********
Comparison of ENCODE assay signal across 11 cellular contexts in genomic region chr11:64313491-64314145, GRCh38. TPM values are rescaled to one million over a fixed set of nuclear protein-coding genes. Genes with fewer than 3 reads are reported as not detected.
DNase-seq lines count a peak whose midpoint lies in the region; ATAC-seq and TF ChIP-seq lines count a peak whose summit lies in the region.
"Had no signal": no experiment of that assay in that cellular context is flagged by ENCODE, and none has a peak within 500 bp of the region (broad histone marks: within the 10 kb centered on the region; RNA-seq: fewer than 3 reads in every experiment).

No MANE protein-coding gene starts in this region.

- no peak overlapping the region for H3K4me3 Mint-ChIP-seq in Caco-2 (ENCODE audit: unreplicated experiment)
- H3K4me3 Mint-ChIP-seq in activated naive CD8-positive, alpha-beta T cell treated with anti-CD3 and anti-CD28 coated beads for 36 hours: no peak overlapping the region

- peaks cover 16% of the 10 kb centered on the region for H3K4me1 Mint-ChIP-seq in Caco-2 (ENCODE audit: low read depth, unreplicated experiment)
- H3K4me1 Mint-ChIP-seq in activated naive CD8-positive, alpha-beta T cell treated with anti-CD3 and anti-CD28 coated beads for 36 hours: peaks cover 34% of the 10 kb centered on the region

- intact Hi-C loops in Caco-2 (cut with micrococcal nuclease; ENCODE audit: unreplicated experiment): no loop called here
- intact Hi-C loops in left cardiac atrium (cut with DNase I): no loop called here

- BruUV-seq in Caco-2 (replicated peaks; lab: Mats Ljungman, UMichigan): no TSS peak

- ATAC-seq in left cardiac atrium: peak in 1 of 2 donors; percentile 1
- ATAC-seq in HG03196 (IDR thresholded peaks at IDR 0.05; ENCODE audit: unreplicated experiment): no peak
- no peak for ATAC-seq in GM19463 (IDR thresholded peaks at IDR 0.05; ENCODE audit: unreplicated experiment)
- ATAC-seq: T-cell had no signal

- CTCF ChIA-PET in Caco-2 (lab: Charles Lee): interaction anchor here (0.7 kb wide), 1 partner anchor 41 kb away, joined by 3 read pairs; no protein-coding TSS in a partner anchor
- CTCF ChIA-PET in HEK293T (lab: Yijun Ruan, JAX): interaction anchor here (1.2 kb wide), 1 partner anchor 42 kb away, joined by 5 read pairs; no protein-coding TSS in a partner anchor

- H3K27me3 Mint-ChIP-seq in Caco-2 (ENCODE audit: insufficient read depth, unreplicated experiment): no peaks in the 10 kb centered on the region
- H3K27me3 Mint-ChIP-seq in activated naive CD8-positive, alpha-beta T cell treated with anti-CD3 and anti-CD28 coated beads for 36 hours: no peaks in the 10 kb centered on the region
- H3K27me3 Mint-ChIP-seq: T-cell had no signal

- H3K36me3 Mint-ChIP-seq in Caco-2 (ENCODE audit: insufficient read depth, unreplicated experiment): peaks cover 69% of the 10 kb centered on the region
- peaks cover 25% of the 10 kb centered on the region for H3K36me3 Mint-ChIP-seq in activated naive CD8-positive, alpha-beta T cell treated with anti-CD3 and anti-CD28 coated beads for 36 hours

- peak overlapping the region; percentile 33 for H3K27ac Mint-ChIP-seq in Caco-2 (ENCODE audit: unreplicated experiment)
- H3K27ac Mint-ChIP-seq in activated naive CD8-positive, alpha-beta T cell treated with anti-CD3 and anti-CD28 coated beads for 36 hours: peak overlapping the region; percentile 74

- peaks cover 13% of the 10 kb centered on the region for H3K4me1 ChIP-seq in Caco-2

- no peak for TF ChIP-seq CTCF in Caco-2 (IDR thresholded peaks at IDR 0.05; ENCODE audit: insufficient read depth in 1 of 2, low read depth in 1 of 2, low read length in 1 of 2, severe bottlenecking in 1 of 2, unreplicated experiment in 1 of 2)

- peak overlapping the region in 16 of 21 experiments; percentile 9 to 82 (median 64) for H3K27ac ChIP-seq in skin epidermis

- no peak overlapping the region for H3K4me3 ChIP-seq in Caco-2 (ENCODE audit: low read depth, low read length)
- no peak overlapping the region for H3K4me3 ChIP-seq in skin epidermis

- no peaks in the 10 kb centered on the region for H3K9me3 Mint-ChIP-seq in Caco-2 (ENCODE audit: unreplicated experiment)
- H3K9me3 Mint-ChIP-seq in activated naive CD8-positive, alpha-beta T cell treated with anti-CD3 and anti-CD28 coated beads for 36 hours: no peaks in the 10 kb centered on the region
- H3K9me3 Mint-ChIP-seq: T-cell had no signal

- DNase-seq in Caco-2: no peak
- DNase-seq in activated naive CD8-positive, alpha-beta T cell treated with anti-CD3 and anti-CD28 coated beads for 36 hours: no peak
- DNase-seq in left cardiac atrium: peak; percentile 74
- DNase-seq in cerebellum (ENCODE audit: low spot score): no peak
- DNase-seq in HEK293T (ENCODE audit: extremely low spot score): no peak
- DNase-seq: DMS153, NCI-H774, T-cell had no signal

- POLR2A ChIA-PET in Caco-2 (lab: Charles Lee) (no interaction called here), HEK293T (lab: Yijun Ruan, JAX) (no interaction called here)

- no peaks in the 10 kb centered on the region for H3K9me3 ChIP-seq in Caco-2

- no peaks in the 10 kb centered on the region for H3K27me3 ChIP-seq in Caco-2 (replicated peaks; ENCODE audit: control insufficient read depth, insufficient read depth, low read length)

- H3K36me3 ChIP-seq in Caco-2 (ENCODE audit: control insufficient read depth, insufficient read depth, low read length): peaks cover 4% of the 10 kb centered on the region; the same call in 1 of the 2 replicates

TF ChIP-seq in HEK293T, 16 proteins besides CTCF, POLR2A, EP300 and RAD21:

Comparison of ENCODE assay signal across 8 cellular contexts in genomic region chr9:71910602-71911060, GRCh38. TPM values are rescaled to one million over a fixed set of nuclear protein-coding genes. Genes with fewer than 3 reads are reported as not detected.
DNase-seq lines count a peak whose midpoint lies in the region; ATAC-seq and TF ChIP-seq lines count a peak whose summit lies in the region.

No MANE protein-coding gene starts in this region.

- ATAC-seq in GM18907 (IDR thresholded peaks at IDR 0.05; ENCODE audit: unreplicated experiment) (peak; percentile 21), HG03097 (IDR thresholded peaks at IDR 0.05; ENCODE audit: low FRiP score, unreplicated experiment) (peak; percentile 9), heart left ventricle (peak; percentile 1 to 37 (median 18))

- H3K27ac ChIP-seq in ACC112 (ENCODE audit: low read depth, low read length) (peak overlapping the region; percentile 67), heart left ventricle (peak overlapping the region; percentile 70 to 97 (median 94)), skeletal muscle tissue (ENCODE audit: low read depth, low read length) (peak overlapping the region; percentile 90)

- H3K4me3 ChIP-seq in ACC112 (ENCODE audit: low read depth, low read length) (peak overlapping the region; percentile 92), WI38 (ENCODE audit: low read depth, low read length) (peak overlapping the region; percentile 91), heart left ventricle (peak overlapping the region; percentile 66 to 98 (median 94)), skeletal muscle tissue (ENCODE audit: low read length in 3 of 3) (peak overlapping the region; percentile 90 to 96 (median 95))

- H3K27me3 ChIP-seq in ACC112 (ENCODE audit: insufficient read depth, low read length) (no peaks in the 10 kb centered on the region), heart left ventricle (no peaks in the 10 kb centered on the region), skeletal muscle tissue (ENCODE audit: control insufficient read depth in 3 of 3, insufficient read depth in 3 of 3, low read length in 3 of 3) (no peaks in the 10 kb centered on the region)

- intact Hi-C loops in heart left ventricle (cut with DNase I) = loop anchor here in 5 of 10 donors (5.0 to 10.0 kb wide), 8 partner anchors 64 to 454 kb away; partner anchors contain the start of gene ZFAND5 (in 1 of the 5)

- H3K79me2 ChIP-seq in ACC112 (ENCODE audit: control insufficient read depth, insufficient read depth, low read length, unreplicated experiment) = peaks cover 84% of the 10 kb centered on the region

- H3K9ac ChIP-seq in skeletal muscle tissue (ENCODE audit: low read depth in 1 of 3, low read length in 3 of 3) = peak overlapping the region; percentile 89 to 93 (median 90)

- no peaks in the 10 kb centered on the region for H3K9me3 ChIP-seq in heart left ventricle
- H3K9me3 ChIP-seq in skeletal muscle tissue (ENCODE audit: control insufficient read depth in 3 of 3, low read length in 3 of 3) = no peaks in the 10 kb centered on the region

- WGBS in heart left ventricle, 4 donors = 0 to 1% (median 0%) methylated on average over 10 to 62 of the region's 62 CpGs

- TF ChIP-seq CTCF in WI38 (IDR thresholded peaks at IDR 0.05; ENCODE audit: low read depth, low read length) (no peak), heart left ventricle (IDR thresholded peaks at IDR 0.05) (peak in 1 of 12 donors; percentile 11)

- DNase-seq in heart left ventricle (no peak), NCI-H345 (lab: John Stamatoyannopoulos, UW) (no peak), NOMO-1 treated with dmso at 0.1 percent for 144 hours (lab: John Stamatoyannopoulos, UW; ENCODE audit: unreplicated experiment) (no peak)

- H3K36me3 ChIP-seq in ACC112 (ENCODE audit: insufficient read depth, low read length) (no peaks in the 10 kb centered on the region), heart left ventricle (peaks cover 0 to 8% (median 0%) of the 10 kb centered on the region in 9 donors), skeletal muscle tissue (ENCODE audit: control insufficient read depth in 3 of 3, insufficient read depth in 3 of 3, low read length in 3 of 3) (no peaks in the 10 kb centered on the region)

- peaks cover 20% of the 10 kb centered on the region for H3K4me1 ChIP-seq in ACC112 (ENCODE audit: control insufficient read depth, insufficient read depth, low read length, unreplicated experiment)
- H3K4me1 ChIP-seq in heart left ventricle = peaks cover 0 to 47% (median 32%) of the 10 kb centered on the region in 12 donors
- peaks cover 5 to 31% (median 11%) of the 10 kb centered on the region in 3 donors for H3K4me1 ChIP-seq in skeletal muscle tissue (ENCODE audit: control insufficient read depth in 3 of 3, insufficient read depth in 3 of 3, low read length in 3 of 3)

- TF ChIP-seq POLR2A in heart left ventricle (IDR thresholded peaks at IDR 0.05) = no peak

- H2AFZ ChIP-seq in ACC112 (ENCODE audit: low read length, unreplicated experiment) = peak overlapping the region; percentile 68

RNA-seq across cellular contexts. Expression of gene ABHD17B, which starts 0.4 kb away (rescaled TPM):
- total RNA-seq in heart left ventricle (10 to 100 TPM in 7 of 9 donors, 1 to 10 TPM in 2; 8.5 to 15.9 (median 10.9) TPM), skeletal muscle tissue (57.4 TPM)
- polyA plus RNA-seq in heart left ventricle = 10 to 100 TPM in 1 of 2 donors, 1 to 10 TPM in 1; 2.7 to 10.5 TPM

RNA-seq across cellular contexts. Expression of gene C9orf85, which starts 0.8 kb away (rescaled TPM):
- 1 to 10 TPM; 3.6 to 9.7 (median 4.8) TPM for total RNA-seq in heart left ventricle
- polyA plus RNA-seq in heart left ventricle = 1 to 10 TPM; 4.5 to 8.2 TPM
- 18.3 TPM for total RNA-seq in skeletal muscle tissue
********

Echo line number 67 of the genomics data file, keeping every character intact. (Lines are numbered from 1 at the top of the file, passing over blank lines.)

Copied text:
- polyA plus RNA-seq in heart left ventricle = 10 to 100 TPM in 1 of 2 donors, 1 to 10 TPM in 1; 2.7 to 10.5 TPM